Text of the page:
8. E tangi ana te ngākau, Tina. I don’t think we have met, but so much of your story is my story, too. My top five ‘soft, careless strikes’ include the word ‘barren’ (do Māoris love that word or what?!) and the awesome ‘Your clock is ticking!’ and a picture of an adorable baby billboard that Fertility Associates planted by the motorway exit in Wellington for months on end. Ok yeh, not so soft. I have so, so much aroha and admiration for you and this writing and your odyssey. Can we meet up some time maybe? And can i share this post on my FB page? x

    1. Ah yes The Clock! Yeah I think, as you know, there are so many ways in which this experience is minimised, casually dismissed, and inappropriately “advised” by those who haven’t walked the path. A lot of it, in my view, really came down to an inability to face the eventuality of ‘No’, and relate to that in it’s full sense (ie it’s opportunity AND loss).

      Anyway, yes please do share, I wrote this for sharing, in the hope that it may help (see my response to Aneta below). And I’d LOVE to meet up when I’m down in Wellington next, which will be by the end of the year 🙂

      Mauriora e hoa.

  9. Nga mihi e te tuakana! You are amazing and insiprational. I have shared this as it has much wisdom contained in your words. We really do need to celebrate mana wahine in ALL its diversity. Nga mihi ano. Kia maia te haere x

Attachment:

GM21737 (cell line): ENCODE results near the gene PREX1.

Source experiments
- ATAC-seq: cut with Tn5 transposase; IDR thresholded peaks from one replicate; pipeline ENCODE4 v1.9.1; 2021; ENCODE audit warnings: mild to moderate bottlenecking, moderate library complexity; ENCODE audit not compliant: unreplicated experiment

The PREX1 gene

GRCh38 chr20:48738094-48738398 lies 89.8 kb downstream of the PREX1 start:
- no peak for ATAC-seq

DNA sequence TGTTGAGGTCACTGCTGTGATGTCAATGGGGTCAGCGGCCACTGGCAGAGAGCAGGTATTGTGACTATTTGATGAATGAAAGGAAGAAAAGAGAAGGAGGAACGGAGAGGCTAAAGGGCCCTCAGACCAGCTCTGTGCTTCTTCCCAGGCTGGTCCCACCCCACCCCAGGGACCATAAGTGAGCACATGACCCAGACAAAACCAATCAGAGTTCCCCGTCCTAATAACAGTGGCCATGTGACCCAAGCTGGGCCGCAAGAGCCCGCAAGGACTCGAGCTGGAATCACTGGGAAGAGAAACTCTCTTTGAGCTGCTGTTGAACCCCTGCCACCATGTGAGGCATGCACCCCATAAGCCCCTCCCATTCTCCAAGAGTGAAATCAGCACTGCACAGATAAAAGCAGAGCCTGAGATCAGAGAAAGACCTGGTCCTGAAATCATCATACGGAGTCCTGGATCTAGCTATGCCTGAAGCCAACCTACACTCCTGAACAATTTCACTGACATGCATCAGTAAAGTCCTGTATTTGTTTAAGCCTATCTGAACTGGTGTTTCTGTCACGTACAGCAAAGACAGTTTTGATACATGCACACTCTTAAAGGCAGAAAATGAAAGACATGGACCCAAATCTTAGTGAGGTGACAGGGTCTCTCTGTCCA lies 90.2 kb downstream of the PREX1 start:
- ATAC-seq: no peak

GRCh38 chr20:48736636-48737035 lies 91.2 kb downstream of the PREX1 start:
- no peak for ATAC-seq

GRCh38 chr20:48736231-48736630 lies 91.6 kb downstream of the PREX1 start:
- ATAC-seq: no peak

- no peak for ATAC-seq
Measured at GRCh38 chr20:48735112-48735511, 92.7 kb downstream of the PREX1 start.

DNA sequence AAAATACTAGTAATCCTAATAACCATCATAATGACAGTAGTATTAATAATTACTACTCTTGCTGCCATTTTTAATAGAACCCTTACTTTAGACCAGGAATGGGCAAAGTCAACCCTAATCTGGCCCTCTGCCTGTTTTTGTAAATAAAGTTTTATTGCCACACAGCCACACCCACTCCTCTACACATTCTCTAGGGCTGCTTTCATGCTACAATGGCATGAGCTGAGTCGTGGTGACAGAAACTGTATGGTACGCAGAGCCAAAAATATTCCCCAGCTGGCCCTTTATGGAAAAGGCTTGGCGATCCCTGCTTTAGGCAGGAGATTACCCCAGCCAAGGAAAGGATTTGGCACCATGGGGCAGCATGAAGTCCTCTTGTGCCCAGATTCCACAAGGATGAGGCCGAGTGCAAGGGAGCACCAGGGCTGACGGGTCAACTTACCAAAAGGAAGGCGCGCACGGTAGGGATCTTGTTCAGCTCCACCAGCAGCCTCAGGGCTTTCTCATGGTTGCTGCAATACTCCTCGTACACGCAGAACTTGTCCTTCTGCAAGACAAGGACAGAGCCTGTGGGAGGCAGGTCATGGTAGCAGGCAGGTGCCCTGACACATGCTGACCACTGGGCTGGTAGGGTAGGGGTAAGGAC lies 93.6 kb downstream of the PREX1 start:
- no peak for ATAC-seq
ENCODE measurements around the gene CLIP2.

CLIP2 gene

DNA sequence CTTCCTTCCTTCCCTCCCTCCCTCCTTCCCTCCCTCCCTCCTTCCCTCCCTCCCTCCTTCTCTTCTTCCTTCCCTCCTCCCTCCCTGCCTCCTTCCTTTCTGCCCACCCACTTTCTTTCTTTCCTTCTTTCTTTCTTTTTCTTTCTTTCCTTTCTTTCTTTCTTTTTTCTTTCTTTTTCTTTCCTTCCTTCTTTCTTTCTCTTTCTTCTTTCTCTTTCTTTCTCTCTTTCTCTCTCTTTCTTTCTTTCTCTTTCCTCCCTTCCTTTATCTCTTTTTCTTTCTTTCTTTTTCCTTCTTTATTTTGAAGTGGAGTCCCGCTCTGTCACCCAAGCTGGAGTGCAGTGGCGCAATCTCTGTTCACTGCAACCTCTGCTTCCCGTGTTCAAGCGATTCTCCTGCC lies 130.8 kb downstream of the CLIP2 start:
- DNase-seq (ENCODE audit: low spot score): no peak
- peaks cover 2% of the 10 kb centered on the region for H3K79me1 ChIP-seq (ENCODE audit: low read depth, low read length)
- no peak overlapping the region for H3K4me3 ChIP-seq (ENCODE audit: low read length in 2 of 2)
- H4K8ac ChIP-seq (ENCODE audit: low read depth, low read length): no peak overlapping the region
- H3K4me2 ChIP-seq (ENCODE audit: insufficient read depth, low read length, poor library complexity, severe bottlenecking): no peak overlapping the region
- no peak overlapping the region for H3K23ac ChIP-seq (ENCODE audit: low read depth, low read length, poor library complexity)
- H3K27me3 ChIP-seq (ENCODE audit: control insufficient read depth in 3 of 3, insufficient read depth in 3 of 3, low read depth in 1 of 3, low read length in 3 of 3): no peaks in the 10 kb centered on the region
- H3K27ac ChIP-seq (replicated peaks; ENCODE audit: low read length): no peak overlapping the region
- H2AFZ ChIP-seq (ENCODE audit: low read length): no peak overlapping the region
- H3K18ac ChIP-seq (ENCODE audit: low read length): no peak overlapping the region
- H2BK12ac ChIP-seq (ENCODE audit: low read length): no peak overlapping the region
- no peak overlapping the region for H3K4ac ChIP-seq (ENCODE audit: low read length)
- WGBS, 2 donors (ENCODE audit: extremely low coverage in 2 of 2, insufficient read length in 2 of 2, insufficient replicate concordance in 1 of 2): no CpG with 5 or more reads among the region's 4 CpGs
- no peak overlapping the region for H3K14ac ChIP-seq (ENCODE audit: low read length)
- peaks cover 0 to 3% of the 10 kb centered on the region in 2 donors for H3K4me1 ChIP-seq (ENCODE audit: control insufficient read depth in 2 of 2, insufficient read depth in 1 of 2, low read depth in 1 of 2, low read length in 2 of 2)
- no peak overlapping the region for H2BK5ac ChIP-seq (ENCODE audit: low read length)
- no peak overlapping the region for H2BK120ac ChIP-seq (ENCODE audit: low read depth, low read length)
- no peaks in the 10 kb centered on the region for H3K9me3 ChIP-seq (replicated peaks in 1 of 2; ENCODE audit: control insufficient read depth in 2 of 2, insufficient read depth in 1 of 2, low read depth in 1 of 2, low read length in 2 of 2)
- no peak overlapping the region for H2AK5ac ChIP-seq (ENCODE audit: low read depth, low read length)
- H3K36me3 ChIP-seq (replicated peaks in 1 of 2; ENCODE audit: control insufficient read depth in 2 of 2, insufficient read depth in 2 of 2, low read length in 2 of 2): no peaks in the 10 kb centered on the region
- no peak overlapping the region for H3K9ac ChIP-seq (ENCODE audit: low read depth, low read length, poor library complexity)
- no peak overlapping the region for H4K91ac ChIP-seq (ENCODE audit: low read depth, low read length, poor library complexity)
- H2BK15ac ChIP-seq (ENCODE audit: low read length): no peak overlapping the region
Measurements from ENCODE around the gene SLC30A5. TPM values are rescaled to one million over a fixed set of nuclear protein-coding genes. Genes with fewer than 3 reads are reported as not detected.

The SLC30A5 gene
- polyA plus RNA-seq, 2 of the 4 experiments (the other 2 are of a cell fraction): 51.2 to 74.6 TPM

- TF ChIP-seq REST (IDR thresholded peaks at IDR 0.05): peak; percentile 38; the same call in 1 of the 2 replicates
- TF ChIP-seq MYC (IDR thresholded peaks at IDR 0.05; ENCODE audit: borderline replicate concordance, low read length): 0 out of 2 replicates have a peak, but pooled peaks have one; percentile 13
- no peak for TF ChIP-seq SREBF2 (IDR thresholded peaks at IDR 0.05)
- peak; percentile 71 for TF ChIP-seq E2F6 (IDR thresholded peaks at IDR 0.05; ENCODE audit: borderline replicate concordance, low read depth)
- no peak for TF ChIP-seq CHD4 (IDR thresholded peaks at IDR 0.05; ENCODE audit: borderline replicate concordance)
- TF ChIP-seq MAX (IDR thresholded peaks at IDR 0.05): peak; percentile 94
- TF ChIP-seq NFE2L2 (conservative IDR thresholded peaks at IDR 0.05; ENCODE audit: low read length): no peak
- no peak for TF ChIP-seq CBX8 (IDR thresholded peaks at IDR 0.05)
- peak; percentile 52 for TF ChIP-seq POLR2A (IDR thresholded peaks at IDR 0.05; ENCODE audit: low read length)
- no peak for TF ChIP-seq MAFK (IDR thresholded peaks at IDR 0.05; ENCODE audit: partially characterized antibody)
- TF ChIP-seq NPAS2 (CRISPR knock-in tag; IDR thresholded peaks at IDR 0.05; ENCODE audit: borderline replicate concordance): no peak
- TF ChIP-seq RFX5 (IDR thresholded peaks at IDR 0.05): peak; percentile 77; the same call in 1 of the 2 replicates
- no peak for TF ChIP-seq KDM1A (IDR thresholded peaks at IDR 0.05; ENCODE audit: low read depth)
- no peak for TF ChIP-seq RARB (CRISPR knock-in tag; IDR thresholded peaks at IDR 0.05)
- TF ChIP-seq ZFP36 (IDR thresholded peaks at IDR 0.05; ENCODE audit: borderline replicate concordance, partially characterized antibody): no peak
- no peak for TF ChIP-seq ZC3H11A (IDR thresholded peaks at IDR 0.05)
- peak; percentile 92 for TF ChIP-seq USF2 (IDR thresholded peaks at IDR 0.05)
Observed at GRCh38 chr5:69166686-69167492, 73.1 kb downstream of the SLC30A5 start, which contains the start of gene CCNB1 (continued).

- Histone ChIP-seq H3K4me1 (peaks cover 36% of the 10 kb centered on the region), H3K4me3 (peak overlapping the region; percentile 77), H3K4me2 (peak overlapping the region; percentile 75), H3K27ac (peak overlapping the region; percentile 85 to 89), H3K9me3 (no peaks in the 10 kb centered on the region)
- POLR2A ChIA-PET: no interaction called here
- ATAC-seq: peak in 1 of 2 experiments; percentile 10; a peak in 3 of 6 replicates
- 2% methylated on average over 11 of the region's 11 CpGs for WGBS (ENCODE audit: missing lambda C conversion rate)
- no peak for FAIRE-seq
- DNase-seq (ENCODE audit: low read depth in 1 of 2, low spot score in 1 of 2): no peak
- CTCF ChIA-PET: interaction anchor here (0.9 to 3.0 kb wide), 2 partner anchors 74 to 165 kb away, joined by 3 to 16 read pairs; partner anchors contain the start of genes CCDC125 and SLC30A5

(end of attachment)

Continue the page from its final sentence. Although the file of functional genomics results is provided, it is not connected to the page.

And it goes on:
10. What strength and honesty. You’ve given words and feelings to those who can’t. Continue to be amazing with all your adventures.

  11. I just discovered your blog by accident and I love your writing. Powerful, powerful stuff. While I was finally blessed with children, I lost my first to stillbirth. The pain stays with you. Your words are so raw and real. I’m sorry that your journey ended the way it did. Sorry for you, and sorry for me too, because as mothers, we are thrown into a social group that isn’t always of our choosing. We’re divided as women across lines that don’t always suit us; not made more compassionate or more brilliant because our wombs bore fruit. I long to sit around campfires with more women like you, and had we had the shared journey of parenthood, we would probably have crossed paths by now. Please keep writing; we need more voices like yours.

    1. Kia Ora Amy. Thankyou for your kind words. I am blessed with two beautiful adopted girls now, and although I am still of a mind that this need not be the definition of a woman’s happiness, it nonetheless is a wonderful blessing for myself and my partner and they bring great joy with them. For them, for all women, we must keep elevating our voices as sisters to celebrate our multidimensional birthings into this world, our contributions of all kinds… Thankyou, again, for your contribution here – even though it was not shared across a campfire within an abundance of other deep truths, it is nonetheless greatly appreciated. xo nga mihi xo